BP: Renewable energy will outpace oil growth in 2030
By Wendy Koch, USA TODAY
Turbines of Dingbian Fanshigou wind power plant stand Nov. 26 against
the sunset in Yulin, northwest China's Shaanxi Province. Energy giant
BP projects that renewable sources will grow at a quicker rate than
will oil by 2030.
Renewable power sources will outpace oil as global energy demand
surges nearly 40% in the next 20 years, according to an industry
forecast released Wednesday by energy giant BP.
Most of the expected increased in energy demand will come from
emerging economies such as China, India, Russia and Brazil, according
to "BP Energy Outlook 2030." Such non-OECD countries (Organization of
Economic Co-operation and Development), which will account for 93% of
the demand growth, will boost their share of demand from just over
half currently to two-thirds.
At the same time, energy efficiency and diversification will increase.
From 2010 to 2030, the report says, renewable energy sources (solar,
wind, geothermal and biofuels) will increase their contribution to
energy growth from 5% to 18%. In contrast, coal and oil are likely to
lose market share and natural gas is projected to be the fastest
growing fossil fuel.
The analysis is the first that BP, criticized for its key role in the
massive Gulf of Mexico oil spill last year, has published, although
the company says it has produced 60 years of historical data in its
own BP Statistical Review of World Energy.
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"One of our responsibilities is to share the information we have, to
inform the debate on energy and now on climate change," said BP's new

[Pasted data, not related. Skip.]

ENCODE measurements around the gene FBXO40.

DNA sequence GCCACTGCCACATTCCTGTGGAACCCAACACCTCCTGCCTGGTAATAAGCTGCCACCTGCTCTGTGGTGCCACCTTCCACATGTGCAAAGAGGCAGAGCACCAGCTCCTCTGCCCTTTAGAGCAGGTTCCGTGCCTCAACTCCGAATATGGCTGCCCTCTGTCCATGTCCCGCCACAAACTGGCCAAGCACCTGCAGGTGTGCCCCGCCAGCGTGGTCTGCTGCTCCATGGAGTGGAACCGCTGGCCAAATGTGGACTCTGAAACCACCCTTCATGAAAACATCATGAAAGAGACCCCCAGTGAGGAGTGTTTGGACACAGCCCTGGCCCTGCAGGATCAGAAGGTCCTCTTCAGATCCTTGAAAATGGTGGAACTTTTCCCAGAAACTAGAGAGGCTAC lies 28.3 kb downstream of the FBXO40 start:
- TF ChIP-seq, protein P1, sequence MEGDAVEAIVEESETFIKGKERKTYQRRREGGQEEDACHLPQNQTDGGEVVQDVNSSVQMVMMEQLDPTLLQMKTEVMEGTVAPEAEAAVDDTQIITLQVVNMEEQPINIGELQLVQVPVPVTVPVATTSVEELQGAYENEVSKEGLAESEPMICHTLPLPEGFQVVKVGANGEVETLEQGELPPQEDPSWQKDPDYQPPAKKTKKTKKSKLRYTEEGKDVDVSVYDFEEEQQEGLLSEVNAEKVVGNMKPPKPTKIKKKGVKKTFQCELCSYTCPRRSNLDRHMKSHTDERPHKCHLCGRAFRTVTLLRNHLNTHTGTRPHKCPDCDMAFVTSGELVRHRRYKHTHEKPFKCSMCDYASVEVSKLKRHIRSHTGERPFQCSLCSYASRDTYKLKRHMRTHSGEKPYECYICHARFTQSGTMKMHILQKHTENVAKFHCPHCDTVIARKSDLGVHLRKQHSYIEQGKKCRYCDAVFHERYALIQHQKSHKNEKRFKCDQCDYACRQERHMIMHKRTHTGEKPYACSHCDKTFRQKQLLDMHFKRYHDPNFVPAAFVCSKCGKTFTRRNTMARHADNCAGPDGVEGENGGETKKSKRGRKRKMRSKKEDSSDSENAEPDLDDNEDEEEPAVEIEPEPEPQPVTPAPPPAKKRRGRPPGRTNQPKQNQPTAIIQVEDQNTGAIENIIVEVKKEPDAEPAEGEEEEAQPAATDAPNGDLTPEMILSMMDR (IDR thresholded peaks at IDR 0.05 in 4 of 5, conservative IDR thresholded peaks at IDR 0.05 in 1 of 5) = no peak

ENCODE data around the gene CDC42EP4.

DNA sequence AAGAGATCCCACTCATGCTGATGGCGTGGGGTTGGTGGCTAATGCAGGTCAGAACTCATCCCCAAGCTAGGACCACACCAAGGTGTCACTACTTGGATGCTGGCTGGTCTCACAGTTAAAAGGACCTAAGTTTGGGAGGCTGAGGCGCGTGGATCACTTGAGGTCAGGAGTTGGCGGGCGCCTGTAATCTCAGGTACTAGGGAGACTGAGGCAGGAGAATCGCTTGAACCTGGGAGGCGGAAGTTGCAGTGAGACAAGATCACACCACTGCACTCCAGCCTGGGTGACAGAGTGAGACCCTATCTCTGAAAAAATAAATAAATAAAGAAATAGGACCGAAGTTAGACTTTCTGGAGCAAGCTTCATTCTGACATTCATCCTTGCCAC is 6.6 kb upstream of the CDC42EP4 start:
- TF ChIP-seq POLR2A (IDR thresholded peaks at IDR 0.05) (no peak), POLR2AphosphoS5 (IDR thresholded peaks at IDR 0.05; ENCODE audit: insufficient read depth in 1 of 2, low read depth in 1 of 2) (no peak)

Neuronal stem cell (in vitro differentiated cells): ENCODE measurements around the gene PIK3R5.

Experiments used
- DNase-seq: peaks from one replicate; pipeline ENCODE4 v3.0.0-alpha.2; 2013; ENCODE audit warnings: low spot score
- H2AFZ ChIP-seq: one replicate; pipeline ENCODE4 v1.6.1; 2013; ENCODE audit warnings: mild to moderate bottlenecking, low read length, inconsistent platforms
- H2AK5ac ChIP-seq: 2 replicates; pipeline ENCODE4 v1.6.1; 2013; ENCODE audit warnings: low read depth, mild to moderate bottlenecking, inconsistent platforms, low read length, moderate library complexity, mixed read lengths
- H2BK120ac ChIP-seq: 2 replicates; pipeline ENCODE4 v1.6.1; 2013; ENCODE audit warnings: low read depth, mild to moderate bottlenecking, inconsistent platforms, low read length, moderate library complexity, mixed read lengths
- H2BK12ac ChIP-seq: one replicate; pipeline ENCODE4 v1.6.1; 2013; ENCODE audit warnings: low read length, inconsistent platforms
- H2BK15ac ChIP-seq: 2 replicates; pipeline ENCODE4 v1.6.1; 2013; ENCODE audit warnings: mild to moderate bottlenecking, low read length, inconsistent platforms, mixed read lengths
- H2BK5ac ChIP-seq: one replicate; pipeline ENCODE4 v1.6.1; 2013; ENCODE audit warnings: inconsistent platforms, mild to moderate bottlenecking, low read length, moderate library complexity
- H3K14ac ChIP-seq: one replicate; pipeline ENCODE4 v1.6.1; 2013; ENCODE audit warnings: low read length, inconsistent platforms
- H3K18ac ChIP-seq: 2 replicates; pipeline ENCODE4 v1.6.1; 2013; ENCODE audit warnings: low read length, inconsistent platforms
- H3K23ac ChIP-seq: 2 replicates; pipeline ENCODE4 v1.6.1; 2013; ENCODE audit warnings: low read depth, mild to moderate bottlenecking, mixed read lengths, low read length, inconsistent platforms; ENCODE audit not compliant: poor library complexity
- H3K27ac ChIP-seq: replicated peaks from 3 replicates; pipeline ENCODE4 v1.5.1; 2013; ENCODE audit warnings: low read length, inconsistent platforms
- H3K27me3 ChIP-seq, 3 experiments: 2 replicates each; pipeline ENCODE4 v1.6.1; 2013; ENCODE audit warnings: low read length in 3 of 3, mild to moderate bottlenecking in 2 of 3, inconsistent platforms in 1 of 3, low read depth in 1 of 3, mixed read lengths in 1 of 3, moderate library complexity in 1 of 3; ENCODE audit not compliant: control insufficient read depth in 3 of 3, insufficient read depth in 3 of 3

CEO Bob Dudley, who is trying to burnish the company's reputation. "We
are not as optimistic as others about progress in reducing carbon
emissions," he said in announcing the report, which estimates global
greenhouse gas emissions will peak just after 2020 but will still be
20% above 2005 levels. "For me personally," Dudley said, "it is a wake-
Here are report highlights:
--BP's 'base case' projections are that world primary energy
demand growth averages 1.7% per year from 2010 to 2030 although growth
decelerates slightly beyond 2020.... Toward the end of the period,
coal demand in China will no longer be rising and China is projected
to become the world's largest oil consumer.
--OPEC's share of global oil production is set to increase to
46%, a position not seen since 1977. At the same time, oil - and gas -
import dependency in the US is likely to fall to levels not seen since
the 1990s, because of improved fuel efficiency and the increased share
--Oil, excluding bio-fuels, will grow relatively slowly at 0.6%
per year; natural gas is the fastest growing fossil fuel with more
than three times the projected growth rate of oil at 2.1% per year.
Coal will increase by 1.2% per year and by 2030 it is likely to
provide virtually as much energy as oil excluding biofuels.
--Wind, solar, bio-fuels and other renewables continue to grow
strongly, increasing their share in primary energy from less than 2%
now to more than 6% projected by 2030. Biofuels will provide 9% of
transport fuels and nuclear and hydropower will grow steadily and gain
market share in total energy consumption.
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